In a nutshell, that’s all that’s been going on for me since then.  My psychologist is leading me through some activities to help me establish my “New Normal”. It’s exactly what it sounds like.  My life is no longer going to be like it was before, and I have to figure out what will be normal for me now.  All of this is extra interesting given that my “normal” was in the process of being all shaken up when I found out I had cancer in the first place.  If you’ll remember, I had recently moved from Chicago to work in Florida, but quit that job literally days before my diagnosis to move back to the Midwest, the hubs (who I’d secretly been married to for a year, and had known for only a smidgen longer than that) was in Afghanistan, and I was going to move to Germany with him after his deployment. Somebody, please, for the love of all that is good in this world, point out the “normal” part of what my life was doing pre-diagnosis. And then help me figure out my “New Normal”.  Thanks.

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Week Three

Week Two ended with the news that my hemoglobin count was low.  A woman my size should have a count somewhere around 17 or 18. Mine was 8.9. While the phrase “blood transfusion” had been gracefully thrown onto the table, I was relieved to learn that my inability to peel myself out of bed or do anything while I was laying in the bed for that matter was not so much a product of laziness or even depression, but rather my dwindling red blood cell count.  Who knows where they go when they go, but gone they had and left me glued horizontally to anything that would hold me.  Needless to say, I was nervous at the prospect of having someone else’s blood parts dancing in my body. My doctor said that there was nothing I could do to help raise my count on my own, and the one drug that might be able to help happened to fuel cancer cells… so that option was out. The hurry up and wait game… my favorite.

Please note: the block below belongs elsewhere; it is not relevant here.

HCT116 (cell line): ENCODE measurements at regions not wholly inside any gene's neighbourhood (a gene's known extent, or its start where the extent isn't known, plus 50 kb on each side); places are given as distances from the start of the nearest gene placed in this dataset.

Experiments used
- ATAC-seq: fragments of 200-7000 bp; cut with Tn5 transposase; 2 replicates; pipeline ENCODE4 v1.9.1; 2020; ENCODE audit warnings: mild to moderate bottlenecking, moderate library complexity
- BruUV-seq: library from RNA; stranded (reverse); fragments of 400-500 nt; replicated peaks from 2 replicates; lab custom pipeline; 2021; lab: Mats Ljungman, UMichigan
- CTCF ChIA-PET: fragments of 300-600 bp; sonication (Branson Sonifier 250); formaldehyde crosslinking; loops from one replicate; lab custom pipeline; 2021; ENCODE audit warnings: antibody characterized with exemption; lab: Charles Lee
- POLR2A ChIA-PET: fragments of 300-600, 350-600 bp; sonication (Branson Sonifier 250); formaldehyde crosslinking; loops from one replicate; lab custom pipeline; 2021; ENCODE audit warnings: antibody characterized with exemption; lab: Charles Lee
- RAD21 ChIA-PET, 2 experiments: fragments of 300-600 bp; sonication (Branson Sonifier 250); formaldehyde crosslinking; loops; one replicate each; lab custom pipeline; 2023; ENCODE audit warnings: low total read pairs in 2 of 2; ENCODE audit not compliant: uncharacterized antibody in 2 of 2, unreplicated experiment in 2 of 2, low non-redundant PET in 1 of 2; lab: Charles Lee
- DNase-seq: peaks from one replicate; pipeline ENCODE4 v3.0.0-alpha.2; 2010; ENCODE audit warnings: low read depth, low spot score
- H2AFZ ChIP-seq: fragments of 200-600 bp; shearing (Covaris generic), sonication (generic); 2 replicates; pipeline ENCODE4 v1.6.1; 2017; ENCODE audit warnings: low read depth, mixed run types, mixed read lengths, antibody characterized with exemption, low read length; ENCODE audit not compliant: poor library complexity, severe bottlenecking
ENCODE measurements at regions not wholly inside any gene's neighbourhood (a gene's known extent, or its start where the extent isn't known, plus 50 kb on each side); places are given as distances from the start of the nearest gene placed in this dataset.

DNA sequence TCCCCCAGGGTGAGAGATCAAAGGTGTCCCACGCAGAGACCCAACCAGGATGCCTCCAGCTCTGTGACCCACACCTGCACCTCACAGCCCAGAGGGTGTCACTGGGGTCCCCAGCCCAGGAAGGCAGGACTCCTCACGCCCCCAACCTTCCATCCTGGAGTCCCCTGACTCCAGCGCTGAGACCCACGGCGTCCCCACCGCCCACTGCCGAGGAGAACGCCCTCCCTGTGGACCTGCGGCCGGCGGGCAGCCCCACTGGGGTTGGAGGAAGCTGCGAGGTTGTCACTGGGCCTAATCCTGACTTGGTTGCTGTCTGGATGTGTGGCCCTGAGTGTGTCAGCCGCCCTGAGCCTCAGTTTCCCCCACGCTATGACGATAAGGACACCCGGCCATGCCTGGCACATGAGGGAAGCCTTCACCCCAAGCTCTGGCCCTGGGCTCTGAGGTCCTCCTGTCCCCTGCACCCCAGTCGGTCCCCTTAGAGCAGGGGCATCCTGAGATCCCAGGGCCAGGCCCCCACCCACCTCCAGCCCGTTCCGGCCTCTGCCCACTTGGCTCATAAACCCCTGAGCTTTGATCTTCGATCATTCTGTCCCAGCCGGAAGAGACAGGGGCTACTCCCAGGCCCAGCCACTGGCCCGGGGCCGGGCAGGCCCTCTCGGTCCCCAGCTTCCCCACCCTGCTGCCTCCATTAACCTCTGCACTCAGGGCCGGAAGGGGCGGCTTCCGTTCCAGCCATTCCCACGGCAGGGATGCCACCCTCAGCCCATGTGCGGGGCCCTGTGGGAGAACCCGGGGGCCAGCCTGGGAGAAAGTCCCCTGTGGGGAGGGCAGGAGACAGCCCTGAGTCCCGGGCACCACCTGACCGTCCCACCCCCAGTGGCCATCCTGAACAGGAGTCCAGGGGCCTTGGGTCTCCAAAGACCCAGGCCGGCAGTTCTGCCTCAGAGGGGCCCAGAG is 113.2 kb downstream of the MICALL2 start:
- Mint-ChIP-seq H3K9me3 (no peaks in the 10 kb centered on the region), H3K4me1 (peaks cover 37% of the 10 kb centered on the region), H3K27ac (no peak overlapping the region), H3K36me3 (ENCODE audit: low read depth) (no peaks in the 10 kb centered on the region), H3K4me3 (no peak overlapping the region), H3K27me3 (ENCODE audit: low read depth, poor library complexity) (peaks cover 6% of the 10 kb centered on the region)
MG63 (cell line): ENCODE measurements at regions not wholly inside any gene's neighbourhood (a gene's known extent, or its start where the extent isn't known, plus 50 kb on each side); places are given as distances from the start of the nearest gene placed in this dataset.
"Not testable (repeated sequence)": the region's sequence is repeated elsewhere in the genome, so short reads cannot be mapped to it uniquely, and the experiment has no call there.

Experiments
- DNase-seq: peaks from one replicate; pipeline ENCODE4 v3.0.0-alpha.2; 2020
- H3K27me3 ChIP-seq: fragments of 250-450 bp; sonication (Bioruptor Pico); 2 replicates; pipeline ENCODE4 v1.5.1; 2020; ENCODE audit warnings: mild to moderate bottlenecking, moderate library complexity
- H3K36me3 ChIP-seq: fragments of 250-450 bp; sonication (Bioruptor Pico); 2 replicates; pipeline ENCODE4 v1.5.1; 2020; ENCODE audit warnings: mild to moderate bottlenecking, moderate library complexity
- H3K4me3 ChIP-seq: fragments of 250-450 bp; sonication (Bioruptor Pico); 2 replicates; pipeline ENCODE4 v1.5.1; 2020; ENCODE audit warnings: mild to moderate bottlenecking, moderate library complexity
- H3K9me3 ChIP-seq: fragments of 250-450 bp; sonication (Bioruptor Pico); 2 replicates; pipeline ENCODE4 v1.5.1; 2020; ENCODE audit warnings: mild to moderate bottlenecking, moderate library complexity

On Monday, my friend Michelle went to chemo with me.  As promised, I took a picture of the “hat” I get to pee into every time I pee while I’m there.It fits right in the front of the toilet under the seat.  They use it to measure my urine output. If my output is too low after my first bag of saline, they won’t give me chemotherapy- they’ll give me more saline and ask me to drink more.  If my output is too low after chemotherapy and after my normal second bag of saline, they won’t let me go home until my output is satisfactory.  After I pee, I take my full “hat” out of the toilet and place it back on the cart in the bathroom with the other “hats”. It is glorious.